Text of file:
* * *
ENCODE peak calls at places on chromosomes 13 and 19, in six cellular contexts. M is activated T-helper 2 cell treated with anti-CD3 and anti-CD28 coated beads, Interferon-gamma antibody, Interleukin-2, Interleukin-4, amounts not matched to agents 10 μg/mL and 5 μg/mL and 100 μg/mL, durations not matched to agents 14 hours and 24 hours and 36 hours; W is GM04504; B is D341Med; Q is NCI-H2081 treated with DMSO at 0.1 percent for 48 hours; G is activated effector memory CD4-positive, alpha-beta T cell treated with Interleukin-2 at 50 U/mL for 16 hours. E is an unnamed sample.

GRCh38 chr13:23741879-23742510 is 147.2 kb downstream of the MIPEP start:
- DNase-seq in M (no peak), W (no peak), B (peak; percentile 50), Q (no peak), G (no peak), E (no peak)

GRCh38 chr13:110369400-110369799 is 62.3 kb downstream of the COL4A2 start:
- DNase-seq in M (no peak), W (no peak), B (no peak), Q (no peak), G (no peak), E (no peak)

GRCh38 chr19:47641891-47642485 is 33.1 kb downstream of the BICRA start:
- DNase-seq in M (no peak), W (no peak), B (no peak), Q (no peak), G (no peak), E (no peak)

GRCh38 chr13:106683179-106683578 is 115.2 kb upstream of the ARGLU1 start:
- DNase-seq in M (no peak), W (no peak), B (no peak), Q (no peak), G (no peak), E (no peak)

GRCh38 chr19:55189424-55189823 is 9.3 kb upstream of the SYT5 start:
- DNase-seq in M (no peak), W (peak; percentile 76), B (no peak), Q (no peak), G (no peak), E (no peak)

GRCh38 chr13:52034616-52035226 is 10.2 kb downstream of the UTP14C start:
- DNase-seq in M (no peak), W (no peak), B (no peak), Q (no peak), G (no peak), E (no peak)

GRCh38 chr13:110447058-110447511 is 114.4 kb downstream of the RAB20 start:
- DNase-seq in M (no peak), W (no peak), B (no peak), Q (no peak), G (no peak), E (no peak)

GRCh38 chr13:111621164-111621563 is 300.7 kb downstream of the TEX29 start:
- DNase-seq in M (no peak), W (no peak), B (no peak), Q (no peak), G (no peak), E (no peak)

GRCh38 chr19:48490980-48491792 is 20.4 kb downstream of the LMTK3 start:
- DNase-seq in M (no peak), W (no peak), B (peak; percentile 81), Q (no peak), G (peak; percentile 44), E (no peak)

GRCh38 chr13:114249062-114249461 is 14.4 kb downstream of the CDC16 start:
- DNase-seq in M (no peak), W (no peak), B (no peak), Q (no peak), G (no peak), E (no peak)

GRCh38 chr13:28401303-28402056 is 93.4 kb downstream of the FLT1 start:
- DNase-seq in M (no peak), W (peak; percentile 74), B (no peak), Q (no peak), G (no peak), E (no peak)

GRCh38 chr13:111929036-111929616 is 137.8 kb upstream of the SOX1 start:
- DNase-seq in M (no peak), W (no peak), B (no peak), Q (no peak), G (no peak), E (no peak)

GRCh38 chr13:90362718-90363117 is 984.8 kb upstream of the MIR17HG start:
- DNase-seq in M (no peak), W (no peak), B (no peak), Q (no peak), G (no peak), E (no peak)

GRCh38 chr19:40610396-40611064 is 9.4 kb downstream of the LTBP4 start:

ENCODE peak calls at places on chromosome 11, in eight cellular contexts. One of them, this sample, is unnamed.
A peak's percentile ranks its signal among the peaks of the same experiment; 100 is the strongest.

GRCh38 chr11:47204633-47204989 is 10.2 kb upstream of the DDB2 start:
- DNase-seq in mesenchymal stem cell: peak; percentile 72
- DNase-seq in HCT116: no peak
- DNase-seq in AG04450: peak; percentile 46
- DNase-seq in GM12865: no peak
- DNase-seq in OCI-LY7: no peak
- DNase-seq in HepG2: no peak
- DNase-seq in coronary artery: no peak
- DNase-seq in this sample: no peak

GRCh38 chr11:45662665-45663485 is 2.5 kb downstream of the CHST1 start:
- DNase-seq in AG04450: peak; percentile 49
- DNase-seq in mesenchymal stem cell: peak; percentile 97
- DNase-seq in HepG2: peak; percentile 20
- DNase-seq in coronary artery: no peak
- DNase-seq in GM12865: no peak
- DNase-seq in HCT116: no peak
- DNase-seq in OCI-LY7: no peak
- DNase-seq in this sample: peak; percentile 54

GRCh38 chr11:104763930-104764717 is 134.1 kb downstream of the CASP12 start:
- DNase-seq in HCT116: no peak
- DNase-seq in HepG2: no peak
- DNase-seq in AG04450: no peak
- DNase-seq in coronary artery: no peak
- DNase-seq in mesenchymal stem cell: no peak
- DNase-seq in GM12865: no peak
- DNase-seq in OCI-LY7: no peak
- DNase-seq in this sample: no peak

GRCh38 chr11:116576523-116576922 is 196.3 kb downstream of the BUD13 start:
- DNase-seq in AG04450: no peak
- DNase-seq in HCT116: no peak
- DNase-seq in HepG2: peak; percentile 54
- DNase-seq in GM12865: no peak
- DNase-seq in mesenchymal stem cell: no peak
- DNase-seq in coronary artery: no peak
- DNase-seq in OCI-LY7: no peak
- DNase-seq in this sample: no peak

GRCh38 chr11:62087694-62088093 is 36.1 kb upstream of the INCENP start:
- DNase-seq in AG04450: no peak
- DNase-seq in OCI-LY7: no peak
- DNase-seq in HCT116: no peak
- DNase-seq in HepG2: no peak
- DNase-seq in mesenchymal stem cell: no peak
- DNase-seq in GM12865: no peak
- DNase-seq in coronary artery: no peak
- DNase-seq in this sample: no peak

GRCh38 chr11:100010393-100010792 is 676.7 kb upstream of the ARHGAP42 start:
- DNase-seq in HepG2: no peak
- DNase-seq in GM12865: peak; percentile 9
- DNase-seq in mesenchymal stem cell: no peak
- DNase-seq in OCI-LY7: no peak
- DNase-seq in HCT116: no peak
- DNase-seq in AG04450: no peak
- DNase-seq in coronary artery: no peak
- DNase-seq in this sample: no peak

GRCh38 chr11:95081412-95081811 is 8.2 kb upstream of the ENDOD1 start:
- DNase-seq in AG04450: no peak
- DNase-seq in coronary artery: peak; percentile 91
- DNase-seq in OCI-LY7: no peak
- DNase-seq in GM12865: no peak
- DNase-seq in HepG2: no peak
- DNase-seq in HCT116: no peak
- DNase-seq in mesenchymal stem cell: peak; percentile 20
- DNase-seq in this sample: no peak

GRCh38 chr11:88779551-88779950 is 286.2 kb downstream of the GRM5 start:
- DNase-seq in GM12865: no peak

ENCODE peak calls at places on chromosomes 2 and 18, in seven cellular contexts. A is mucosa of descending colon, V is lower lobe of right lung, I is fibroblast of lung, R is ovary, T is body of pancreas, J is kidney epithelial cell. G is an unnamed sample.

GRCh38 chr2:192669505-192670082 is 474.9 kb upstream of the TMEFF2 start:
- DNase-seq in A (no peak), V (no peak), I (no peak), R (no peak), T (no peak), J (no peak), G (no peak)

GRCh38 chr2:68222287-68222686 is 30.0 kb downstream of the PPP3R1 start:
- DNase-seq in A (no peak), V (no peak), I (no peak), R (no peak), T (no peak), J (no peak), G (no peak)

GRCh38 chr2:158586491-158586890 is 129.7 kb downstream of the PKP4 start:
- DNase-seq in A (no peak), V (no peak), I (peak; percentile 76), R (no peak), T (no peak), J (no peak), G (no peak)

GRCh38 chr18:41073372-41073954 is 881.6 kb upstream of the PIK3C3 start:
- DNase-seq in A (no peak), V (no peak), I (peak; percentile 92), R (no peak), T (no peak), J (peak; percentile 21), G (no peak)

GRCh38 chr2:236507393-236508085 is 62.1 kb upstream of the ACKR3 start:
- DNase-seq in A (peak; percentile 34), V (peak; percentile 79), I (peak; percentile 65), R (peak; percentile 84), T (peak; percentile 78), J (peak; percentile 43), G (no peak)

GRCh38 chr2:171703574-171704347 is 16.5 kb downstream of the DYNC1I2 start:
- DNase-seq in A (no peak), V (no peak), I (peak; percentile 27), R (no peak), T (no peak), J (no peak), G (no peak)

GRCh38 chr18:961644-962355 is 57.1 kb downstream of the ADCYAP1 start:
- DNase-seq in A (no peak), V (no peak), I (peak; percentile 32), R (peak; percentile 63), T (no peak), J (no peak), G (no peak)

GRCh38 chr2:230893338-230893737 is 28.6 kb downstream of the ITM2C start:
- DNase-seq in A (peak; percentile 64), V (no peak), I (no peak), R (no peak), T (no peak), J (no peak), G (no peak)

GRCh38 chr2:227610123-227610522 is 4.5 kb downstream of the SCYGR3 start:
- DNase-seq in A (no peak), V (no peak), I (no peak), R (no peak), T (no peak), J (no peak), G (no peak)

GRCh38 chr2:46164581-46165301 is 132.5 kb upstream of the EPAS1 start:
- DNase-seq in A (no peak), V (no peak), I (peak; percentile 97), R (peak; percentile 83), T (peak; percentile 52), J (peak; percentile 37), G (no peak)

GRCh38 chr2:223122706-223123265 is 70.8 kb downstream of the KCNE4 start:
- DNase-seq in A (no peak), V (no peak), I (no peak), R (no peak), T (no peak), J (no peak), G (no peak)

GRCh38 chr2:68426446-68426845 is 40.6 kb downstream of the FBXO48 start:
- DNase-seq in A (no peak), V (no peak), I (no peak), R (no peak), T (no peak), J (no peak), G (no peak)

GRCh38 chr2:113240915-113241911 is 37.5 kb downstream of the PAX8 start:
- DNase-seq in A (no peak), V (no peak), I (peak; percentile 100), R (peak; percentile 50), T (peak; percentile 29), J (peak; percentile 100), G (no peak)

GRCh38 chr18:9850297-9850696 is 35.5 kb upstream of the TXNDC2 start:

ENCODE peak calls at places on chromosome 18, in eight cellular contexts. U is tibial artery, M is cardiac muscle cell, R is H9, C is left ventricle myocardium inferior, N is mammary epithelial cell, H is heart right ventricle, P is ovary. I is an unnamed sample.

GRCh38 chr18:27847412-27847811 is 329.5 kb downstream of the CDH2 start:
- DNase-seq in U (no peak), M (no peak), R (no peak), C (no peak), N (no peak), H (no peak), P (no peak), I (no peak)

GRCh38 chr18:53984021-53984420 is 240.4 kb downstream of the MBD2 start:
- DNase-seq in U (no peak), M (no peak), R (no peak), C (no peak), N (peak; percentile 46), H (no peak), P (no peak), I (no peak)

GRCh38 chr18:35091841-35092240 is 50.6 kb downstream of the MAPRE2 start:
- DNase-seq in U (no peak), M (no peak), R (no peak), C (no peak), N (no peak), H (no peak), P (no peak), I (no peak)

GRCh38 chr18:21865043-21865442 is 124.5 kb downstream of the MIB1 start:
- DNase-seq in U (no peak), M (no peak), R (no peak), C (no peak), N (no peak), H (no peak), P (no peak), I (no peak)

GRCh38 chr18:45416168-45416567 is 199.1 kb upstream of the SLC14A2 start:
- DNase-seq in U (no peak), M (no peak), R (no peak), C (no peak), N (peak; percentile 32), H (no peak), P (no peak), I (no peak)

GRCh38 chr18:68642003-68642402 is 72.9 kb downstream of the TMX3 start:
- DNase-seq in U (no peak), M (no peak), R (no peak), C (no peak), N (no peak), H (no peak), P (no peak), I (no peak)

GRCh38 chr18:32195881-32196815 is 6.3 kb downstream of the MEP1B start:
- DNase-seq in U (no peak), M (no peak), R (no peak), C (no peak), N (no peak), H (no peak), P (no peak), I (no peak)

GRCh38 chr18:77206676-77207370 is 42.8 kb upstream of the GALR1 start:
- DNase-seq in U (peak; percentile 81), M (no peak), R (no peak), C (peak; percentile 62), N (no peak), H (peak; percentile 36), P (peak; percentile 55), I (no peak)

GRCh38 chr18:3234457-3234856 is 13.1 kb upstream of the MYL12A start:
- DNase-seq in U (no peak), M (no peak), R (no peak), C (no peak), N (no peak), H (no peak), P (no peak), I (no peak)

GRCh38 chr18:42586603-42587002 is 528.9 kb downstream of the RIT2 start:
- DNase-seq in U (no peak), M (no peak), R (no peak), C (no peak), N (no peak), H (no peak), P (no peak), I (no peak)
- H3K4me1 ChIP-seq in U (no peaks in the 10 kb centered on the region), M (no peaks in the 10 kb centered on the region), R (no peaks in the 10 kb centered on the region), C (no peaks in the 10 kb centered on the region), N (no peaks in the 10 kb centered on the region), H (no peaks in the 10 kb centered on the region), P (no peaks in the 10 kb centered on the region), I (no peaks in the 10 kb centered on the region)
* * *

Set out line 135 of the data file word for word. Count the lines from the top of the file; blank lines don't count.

GRCh38 chr18:68642003-68642402 is 72.9 kb downstream of the TMX3 start: